Business Insider hit the news with LEAKED: AOL’s Master Plan. The master plan sounds eerily like what’s going on at Demand Media. They leaked the entire master plan. Details of the plan leaked by Business Insider include:
AOL is using this document to train editors right now. It is an illuminating look into how AOL, a company with hundreds of millions in dollars in annual funding, is trying to turn itself into a 21st century media giant on the fly.
- AOL tells its editors to decide what topics to cover based on four considerations: traffic potential, revenue potential, edit quality and turn-around time.
- AOL asks its editors to decide whether to produce content based on “the profitability consideration.”
- The documents reveal that AOL is, when the story calls for it, willing to boost traffic by 5 to 10% with search ads and other “paid media.”
- AOL site leaders are expected to have eight ideas for packages that could generate at least $1 million in revenue on hand at all times.
- In-house AOL staffers are expected to write five to 10 stories per day.
- AOL knows its sites are too dependent on traffic from AOL.com, and it wants its editors to fix the problem by posting more frequently, with more emphasis on getting pageviews.
As a result of AOL’s new policy, Paul Miller decided to leave Engadget after five years as an editor there. He explained his last day at Engadget in Leaving AOL. I wrote about my almost-relationship with Demand Media in Changes at Google will Reduce Spammy Search Engine Results. AOL seems to be following in Demand Media’s footsteps in their attempts to rake in financial gain with volumes and volumes of content. Notice I didn’t say quality content.
Content Farms vs. Content Strategy
Compare that with the goings on at A List Apart, that bastion of web quality, where they are preparing to publish their third book: The Elements of Content Strategy by Erin Kissane. I suspect that Erin’s approach to what good content is and what a content strategy that will sustain a business should look like doesn’t sound exactly like AOL’s master plan. In fact, I contacted Erin and asked her what she thought about this move by AOL. Here’s her response.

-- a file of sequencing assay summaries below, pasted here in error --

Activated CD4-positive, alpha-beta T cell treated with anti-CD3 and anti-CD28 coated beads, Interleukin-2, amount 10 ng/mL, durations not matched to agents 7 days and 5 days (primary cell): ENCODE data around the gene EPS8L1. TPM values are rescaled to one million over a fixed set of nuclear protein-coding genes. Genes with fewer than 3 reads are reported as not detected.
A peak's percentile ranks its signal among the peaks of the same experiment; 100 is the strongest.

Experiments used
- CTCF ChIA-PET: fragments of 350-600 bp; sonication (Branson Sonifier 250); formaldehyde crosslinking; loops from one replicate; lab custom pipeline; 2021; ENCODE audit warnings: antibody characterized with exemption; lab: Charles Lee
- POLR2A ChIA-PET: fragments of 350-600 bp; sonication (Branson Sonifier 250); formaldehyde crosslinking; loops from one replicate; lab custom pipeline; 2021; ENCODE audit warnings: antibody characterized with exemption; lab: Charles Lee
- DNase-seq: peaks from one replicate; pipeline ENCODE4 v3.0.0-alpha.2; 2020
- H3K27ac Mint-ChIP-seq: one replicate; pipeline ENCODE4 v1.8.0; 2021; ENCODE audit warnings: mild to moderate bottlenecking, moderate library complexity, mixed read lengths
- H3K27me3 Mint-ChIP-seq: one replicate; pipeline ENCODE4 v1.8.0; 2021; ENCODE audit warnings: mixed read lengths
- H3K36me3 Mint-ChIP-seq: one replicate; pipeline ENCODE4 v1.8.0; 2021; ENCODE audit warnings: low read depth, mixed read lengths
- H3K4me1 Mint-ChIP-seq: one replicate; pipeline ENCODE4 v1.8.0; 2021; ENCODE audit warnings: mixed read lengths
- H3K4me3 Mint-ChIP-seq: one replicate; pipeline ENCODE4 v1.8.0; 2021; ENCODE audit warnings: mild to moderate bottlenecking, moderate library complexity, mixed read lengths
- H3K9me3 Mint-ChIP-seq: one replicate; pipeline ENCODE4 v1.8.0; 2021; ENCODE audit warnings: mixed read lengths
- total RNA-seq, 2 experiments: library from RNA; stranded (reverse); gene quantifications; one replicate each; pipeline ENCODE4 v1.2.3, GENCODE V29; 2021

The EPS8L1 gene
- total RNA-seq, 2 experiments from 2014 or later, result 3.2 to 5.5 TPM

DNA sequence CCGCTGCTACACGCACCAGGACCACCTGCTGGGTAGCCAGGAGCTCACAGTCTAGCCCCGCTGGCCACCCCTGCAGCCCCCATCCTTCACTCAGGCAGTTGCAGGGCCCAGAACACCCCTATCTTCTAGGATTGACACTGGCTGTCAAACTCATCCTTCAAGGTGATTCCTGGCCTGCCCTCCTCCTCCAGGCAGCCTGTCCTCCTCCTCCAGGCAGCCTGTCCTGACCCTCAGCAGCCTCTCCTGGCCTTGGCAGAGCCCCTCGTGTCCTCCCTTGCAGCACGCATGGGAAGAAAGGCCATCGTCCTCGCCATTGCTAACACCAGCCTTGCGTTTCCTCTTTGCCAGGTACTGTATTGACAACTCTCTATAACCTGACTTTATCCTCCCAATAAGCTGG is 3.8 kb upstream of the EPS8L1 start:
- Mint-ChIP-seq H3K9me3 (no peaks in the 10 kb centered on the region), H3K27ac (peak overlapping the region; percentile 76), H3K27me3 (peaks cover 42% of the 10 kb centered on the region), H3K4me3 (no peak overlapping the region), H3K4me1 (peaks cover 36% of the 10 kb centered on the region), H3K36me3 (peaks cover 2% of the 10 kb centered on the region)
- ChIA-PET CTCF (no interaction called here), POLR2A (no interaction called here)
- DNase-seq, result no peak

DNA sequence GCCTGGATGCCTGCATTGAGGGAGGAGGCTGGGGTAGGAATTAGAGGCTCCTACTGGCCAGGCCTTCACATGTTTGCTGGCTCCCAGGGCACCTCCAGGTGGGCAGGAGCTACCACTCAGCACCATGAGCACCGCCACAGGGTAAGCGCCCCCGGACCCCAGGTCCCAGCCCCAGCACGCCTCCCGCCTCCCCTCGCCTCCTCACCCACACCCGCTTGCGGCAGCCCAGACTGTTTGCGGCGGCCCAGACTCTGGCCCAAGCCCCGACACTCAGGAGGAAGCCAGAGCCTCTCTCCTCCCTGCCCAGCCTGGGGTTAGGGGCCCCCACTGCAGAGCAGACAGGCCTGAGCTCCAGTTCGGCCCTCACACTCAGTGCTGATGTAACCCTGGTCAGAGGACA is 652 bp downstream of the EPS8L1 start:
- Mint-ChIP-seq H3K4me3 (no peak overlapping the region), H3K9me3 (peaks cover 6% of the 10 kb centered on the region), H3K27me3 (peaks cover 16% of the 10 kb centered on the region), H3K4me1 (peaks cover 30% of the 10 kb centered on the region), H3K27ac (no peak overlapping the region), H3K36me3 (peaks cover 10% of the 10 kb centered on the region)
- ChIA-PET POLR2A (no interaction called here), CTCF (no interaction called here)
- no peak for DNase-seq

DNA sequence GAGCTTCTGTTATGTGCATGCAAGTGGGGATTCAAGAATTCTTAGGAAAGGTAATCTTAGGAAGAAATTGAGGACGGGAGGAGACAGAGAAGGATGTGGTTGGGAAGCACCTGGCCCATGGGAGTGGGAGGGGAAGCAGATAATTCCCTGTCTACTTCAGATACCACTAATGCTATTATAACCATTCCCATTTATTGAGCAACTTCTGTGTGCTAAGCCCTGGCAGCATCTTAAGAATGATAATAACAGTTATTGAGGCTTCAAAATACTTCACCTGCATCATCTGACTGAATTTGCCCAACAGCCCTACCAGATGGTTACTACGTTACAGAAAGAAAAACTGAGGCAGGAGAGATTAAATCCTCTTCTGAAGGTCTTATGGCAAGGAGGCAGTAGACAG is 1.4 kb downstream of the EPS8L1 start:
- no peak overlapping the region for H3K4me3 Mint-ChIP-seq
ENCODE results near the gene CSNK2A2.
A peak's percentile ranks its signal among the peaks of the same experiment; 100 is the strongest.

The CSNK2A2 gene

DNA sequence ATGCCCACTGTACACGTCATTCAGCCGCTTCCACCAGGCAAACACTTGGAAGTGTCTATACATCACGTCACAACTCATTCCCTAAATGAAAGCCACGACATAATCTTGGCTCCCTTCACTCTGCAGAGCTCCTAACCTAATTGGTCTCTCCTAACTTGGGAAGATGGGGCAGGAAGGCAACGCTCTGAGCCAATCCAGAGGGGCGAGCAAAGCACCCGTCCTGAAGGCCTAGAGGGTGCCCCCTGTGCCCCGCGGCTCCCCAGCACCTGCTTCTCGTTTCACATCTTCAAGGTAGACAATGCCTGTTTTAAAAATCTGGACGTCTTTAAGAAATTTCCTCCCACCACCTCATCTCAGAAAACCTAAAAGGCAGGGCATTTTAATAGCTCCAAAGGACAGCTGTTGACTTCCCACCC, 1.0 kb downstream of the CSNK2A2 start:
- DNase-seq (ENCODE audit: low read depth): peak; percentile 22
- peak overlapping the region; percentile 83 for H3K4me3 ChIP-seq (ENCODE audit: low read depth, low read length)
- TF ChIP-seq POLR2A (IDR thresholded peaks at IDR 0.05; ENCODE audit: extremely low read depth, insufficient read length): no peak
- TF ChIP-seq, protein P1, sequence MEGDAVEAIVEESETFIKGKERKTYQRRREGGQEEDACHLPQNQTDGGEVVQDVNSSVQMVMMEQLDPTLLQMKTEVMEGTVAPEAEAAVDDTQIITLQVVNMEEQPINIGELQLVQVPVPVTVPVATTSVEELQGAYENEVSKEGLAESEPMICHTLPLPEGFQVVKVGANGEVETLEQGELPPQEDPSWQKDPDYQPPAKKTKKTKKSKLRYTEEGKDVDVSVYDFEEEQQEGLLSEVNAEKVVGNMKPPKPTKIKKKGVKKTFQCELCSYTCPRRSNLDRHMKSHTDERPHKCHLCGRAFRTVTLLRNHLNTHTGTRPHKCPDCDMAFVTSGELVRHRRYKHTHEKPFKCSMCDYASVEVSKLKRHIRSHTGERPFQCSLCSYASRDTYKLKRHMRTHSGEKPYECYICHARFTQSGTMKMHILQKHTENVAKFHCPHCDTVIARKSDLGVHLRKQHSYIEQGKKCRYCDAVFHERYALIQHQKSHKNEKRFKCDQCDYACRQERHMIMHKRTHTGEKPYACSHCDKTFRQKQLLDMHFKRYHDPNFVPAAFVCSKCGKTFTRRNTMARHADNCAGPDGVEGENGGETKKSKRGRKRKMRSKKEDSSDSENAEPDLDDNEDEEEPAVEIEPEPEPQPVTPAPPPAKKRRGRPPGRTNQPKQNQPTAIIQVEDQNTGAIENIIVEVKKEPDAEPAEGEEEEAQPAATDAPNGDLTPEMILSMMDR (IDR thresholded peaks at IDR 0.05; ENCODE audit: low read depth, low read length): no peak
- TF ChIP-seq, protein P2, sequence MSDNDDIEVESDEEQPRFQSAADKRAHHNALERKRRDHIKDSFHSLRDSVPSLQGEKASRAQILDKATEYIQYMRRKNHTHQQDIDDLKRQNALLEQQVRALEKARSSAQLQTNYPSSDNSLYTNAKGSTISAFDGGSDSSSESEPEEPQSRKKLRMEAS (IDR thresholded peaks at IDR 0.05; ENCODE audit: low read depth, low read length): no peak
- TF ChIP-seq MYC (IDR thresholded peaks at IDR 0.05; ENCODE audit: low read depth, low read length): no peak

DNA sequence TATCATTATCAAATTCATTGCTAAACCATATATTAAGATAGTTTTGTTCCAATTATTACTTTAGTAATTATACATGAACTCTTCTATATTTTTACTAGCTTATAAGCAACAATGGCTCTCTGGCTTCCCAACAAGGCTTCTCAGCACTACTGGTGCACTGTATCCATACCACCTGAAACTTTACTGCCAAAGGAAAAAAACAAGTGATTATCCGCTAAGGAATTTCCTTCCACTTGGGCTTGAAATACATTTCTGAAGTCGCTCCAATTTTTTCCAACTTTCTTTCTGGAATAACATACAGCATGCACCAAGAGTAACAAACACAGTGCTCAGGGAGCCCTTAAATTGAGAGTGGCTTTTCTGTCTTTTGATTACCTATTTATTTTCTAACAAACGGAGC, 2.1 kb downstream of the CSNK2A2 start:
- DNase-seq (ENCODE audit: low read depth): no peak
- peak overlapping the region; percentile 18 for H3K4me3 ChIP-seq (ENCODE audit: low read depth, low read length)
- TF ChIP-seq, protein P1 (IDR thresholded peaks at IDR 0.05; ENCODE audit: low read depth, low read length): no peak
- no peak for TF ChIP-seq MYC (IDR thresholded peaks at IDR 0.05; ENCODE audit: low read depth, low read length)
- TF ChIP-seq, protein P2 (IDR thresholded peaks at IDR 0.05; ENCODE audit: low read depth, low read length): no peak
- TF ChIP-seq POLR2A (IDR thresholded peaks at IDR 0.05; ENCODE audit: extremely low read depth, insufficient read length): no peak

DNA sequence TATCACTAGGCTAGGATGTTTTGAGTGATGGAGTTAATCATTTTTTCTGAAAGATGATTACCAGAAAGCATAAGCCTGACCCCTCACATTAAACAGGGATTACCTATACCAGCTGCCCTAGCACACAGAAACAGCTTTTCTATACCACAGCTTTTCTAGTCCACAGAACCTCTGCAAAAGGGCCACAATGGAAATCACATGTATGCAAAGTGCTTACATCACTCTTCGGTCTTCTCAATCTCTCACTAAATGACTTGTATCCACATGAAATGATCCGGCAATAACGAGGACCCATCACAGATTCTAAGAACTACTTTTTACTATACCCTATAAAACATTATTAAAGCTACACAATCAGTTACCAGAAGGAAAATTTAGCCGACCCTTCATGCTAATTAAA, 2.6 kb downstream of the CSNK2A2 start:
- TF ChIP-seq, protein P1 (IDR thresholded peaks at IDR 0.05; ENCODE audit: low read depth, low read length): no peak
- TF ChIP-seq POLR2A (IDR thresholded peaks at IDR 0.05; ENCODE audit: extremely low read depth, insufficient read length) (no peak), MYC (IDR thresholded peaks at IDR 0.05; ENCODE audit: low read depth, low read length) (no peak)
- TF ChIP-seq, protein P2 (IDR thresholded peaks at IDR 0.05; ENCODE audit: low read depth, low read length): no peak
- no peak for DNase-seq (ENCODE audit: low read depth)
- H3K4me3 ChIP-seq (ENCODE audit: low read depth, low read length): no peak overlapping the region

AOL’s current editorial strategy seems related to their old marketing tactics from the early 90s, when they indiscriminately flooded the mail with all those install CDs. They’re competing with content factories like Demand Media and, to some extent, the Huffington Post, and they’re trying to win by cranking out reams of SEO-ed up content with no real substance.
Contrast that with the notion of giving readers and viewers content that they genuinely want and need that drives publications ranging from web pubs like A List Apart or The Awl to international print brands like The Economist. Those publications are successful because they’re producing things people can use, rather than useless fluff that will only make it harder to find content of substance.
Where this touches content strategy as it’s practiced in a UX context is the decision to publish a limited amount of useful, well written content vs. a huge volume of search-engine bait or content designed to “feed the beast” of blogging and social media. Unless you really want to join the content mills as they race toward complete crap, it’s pretty clear that focusing on user needs and editorial quality produces much better results.
Part of the overload we are faced with today is an abundance of cheap crap. But the problem is, people willingly consume cheap crap. That’s why there are so many more reality shows than quality scripted dramas like Mad Men or The Good Wife. It’s cheap to produce, and people are willing to consume it. The problem isn’t just that there are content farms churning out cheap crap. There’s also the willingness of the search engines to reward sites that produce it and willingness from readers to consume that sort of content. Like reality shows, content farms make money. As long as the cheap crap brings in a profitable bottom line, we’ll see more and more of it produced.
The New York Times talked about teens leaving long form writing behind and moving to Twitter. The reason? It’s too much work to write something long. Extrapolate that into it’s too much work to read something long, or something deep, or something meaningful.
Is that it? Is it just too much effort to do quality work, or to invest quality thinking into what you’re consuming? If that’s it, I think we’re doomed.
Are you old enough to remember the days when we scoffed at anything “Made in China” as being worthless junk? Well, China has since surpassed us in many ways, including education. Is “Content Produced in the USA” going to be a joke before long?